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silent film actor
Roscoe Conkling Arbuckle was born in Smith Center, Kansas, on March 24, 1887. One of nine children, he reportedly weighed 16 pounds at birth. His family moved to California when he was about one year old.
Arbuckle first appeared on stage at the age of 8, appearing as a picaninny kid with the Webster-Brown Stock Company. From then until 1913, he performed everything from acrobatic acts, to clown, to singer. His first real professional engagement was in 1904, singing illustrated songs for Sid Grauman at the Unique Theater in San Jose. He then worked in the Morosco Burbank Stock Company, and travelled through China and Japan with Ferris Hartman. His last stage appearance was with Hartman in Yokahama, Japan, in 1913.
After returning to California, Arbuckle went to work at Mack Sennett's Keystone Studio, for whom he appeared in hundreds of one- and two-reel comedies over the next three-and-a-half years, including: Fatty Again (1914), Mabel, Fatty and the Law (1915), Mabel and Fatty's Wash Day (1915), Mabel and Fatty Viewing the World's Fair at San Francisco (1915), and Fatty's Reckless Fling (1915) -- the "Mabel" in these movies was popular leading lady Mabel Normand.
Arbuckle never used his weight (some 300 pounds) to get a laugh. In none of his movies was he shown getting stuck in a chair or doorway. He was remarkably agile for his size, and he used that agility to find humor in situations.
In 1917, Arbuckle and Joseph M. Schenck (husband of Norma Talmadge) formed Comique Pictures. The films made by Comique were released through the Famous Players on a percentage basis. With this company Arbuckle had complete creative control over his productions. He also met and hired a young comedian by the name of Buster Keaton, with whom he would star in "The Butcher Boy" (1917). By 1920 Arbuckle's comedy star was second only to Charlie Chaplin.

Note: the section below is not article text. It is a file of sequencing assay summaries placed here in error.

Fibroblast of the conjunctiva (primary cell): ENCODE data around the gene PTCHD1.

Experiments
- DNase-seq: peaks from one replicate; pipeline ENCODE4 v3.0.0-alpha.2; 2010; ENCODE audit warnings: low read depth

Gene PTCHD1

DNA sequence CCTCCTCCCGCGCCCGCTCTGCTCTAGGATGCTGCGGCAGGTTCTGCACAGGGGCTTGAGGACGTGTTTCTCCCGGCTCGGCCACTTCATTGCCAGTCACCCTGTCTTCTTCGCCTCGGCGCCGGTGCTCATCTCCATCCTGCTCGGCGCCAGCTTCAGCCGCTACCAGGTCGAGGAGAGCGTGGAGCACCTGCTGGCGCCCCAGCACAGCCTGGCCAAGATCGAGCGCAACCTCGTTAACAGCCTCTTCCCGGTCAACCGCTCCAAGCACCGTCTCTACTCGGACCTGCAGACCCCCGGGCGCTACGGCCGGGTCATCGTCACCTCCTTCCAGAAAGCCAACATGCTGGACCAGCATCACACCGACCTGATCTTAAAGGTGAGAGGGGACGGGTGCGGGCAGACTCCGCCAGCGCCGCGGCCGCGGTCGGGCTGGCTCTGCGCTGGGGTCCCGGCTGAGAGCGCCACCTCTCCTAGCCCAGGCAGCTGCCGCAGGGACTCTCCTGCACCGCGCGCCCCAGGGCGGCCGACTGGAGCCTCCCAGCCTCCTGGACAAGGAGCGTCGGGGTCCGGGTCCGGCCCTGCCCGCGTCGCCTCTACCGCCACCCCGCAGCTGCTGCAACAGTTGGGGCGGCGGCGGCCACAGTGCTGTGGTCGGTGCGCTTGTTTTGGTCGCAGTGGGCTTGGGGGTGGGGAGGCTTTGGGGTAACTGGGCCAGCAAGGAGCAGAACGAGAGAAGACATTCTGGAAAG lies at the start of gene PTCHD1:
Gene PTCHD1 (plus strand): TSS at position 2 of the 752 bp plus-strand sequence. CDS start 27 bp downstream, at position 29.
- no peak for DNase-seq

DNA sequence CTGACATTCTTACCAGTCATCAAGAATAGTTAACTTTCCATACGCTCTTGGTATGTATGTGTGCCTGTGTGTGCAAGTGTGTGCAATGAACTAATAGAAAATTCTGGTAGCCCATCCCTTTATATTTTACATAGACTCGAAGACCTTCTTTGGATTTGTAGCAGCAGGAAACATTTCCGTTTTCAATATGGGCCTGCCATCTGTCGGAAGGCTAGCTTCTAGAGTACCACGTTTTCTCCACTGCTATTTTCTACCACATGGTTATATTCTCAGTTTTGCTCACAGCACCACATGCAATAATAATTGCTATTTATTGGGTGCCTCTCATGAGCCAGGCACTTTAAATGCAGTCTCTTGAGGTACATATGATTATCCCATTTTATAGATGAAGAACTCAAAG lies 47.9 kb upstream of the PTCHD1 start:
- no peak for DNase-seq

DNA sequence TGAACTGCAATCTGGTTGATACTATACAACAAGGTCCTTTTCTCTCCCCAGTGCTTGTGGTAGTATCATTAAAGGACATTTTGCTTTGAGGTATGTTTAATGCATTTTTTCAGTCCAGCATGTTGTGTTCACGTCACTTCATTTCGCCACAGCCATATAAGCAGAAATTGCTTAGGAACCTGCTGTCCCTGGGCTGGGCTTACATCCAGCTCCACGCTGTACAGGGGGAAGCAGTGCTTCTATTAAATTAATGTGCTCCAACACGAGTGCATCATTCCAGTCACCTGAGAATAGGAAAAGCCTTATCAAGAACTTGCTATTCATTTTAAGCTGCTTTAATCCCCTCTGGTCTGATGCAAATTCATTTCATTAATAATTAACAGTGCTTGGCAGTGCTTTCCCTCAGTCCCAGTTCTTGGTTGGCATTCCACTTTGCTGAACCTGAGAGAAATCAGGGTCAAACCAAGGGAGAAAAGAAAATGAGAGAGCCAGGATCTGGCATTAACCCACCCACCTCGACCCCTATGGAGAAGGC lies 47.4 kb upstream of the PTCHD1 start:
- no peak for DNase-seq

With the success of Comique, Paramount Pictures asked Arbuckle to move to feature films. His first full-length feature film was The Roundup (1920). Other feature films done for Paramount included Brewster's Millions (1920) and Gasoline Gus (1921).
Arbuckle's career came to a crashing halt in 1921, when he was arrested on manslaughter charges following the death of Virginia Rappe, a disreputable starlet who died a few days after a party thrown by Arbuckle. Newspapers, led by the Hearst group, turned Arbuckle's arrest and subsequent trials into Hollywood's first truly major scandal. Although eventually acquitted after three trials, Arbuckle's reputation had been seriously tarnished.
Unable to return to the screen, Arbuckle found work as a comedy director for Buster Keaton and others under the pseudonym William Goodrich. In 1932, Sam Sax hired him to appear in comic shorts for Warner Brothers; he went on to complete six shorts. Warner Brothers then signed him to a feature film contract, but he died in his sleep on June 29, 1933, the night after he signed the contract.
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This page was last updated on 09/23/2017.